GRAHAM, TX (KAUZ) - As early voting for the March 1st Primary wraps up across Texoma, the race for the next Young County Sheriff is heating up. Although there are five Republican candidates on the ballot they all have one thing in common, if elected, they want to address the county's drug problem.
Travis Babcock started his career in law enforcement in 2004. He worked his way through the jail system, doing transport then as courtroom security. He moved to Graham in 2006, and became a work crew deputy, then went to school to become a certified peace officer. He started working with the Young County Sheriff's Office with the K9 unit. He later went to work at the Graham Police Department where he is currently employed.
"The people in Young County deserve more than they've been getting," said Babcock. "That's why I'm running. I'm running for them."
He said with his integrity, professionalism, morals and accountability, it's a relationship with the community he hopes to grow, along with putting a stop to the revolving door he calls drugs.
"What I'd like to do to is get a jail ministry back in the jail," said Babcock. "I'd like to get a treatment program started with the drug users when they come in, so they have a support system already set up."
Something he said would clean up the streets, not just mask the problem.
It's a similar stance as Bill Jay Hutchens.
"I would really like to focus on helping the drug users through charity organization or events," said Hutchens. "Getting that started, so that these people can have a place to go for help."
Its help for drug users, as well as a multi-jurisdictional task force, that Hutchens believes will help fight the problem.
Hutchens has 22 years of front line law enforcement experience. From graduating the police academy in Abilene, to working for the Graham Police Department, he has 8 years of undercover experience. He now works as an investigator at the Palo Pinto Sheriff's Office.
"In Young County right now, the citizens really don't have a good relationship with the Sheriff's Office," said Hutchens.
That's something he hopes to change, by getting out in the community and developing a relationship with the youth.
Another candidate said the community can become a policing tool.
"I plan to use a community policing model in the county, in which the citizens would try to connect with each other," said Joe Siskar. "The deputies would be introducing themselves so they become familiar with the area."
It's Joe Siskar's third time throwing his hat in the race for Young County Sheriff. He said he started with law enforcement back in 1991 in Colorado. There, he started as a reserve and moving up to field training officer, even being called on as a first responder in the Columbine High School shooting massacre. He also served as a Young County Deputy, Chief Deputy, then worked his way up at the Graham Police Department. He left the police department in 2013.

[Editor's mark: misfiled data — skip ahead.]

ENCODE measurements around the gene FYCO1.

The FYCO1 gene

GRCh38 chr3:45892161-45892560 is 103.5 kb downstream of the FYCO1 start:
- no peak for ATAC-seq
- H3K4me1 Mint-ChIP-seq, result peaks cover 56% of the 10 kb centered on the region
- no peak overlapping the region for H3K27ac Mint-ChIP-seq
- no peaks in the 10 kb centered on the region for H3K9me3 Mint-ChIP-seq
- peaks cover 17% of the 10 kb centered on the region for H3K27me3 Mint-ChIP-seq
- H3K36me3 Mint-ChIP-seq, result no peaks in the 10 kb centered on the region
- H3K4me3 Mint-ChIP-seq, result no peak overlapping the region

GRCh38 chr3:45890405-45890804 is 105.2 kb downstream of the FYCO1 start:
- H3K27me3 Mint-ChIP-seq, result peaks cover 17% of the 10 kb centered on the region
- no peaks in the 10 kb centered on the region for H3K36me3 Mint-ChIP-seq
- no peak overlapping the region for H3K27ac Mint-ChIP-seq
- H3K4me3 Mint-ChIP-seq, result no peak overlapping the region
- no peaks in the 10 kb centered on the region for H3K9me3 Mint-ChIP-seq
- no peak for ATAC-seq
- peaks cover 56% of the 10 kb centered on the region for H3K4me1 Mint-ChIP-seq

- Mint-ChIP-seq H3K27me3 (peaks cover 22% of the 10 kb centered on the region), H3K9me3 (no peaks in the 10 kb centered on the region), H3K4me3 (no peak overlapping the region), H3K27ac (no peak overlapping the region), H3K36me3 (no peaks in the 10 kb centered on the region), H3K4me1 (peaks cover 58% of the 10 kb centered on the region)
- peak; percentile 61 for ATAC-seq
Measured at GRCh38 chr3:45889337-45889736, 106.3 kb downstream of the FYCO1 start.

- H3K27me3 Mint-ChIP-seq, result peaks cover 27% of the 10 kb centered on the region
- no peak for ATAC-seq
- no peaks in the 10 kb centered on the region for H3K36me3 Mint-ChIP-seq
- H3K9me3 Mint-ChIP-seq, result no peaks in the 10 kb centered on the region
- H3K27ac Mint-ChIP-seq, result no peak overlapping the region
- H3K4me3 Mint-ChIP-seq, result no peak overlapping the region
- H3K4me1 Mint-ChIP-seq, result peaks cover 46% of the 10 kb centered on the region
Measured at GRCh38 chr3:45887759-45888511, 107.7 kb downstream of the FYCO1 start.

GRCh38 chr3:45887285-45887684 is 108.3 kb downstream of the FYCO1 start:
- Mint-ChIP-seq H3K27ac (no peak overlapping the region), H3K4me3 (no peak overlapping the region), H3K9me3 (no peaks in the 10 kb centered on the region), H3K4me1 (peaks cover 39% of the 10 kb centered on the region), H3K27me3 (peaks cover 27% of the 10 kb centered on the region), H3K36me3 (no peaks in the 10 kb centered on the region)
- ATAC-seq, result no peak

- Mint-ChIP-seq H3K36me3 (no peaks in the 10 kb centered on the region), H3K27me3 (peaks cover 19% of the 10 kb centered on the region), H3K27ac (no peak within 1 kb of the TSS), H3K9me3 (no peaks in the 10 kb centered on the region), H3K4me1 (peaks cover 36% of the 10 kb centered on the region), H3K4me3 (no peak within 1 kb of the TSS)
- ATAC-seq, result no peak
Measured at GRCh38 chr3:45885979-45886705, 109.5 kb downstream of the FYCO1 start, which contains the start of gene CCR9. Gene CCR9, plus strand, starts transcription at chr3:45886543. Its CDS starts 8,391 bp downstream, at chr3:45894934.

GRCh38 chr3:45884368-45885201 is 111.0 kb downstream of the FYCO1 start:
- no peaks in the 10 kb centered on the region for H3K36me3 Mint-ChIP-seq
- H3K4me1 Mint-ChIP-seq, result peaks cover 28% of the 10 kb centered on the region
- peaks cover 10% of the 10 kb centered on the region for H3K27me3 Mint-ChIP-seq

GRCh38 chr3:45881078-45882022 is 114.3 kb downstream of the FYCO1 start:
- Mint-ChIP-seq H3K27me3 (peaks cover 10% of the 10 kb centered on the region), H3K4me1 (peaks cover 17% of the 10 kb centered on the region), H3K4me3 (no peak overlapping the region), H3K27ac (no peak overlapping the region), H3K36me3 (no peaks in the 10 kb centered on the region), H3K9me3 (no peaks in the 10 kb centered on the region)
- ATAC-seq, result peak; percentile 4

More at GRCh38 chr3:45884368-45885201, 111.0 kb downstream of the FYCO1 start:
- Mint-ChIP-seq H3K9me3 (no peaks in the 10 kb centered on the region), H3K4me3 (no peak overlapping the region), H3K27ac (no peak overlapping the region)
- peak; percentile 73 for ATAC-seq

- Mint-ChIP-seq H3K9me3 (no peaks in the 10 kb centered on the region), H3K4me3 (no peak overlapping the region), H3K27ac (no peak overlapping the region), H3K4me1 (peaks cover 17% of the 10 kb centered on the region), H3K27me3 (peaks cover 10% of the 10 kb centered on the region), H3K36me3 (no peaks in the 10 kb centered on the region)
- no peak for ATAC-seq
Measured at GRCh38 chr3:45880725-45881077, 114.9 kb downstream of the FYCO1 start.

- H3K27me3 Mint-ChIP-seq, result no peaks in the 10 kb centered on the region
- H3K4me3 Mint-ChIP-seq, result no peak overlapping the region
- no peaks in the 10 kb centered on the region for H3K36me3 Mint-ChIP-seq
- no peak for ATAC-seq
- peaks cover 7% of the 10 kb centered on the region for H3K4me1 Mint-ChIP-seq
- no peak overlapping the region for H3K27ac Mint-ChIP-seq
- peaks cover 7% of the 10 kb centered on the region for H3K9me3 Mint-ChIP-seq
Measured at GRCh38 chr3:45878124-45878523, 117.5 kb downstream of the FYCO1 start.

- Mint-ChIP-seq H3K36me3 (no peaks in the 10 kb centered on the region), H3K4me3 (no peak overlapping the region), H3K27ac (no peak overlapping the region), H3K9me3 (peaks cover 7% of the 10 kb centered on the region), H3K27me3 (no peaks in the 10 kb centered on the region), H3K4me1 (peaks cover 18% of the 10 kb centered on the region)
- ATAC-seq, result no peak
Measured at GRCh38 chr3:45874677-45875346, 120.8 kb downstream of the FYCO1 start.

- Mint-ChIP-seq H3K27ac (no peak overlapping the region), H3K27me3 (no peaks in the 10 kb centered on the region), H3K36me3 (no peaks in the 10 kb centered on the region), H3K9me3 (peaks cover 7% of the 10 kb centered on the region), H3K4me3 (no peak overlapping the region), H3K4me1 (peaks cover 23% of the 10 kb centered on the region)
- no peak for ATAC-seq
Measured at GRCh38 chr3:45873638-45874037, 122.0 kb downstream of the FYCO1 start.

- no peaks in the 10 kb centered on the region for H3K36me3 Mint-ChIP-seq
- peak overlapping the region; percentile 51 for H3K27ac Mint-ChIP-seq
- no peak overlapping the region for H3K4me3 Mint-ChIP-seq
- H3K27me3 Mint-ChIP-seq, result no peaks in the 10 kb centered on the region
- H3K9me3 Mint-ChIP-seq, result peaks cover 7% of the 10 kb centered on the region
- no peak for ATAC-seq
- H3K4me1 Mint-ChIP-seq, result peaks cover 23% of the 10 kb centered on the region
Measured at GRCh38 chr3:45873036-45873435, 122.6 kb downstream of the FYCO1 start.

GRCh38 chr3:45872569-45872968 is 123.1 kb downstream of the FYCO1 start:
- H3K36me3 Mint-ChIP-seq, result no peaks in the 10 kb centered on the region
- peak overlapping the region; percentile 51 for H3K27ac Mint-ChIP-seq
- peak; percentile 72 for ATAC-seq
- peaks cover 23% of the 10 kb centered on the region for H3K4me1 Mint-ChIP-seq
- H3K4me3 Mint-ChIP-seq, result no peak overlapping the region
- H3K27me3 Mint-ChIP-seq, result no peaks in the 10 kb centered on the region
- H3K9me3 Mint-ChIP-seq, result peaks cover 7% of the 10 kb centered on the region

"I want to have deputies on 24 hours 7 days a week, which we don't have now," said Siskar. "If we can get a handle on the drug situation the crime rate is going to go down."
Like other candidates, he wants to regain the community's trust. For Jabe Underwood, it's this, coupled with advanced training, which will bring the sheriff's office success.
"The biggest goal is to bring some advanced training to the area," said Underwood. "I believe in giving everybody the tools to do their job, to not only do it, but excel at it."
Underwood was born and raised in Graham, and upon graduating high school he went on the United States Marine Corps. Later down the road, he began his career in law enforcement. In east Texas, he worked for the Longview Police Department, while working with SWAT and tactical training. He later had the opportunity to come back to Graham first with the Graham Police Department and then with the Young County Sheriff's Office. Now he trains globally for Blauer Tactical training SWAT officers.
"We're going to have to address the upper crust of the drug world," said Underwood. "Getting dope off the street isn't just your dime bag or your user amount. We need to be going after the guys who are trafficking it in here and supplying it."
He said, he'd do that by open communication and interaction with the community. For the final candidate, the drug problem will be solved when the three Young County law enforcement agencies join forces.
"Together we're a force to be dealt with, but separate we really can't do a whole lot," said Tim Bay. "So we have to be able to work together to fight crime."
Tim Bay's law enforcement career started 24 years ago. First, as a Wichita Falls Police Officer, then as a Young County Sheriff's Deputy. He started in patrol and working his way up to captain within the Sheriff's office. He now works special crimes, and has been with the office for 20 years.
While he said drugs are a problem he also said he's ready to fight, and his experience gives him that ability.
"There's not much that can be thrown at me that I haven't already seen," said Bay. "I'm not trying to pat myself on the back and I'm not Gods gift to law enforcement. I'm not a politician, I'm a cop, and that's all I know how to do."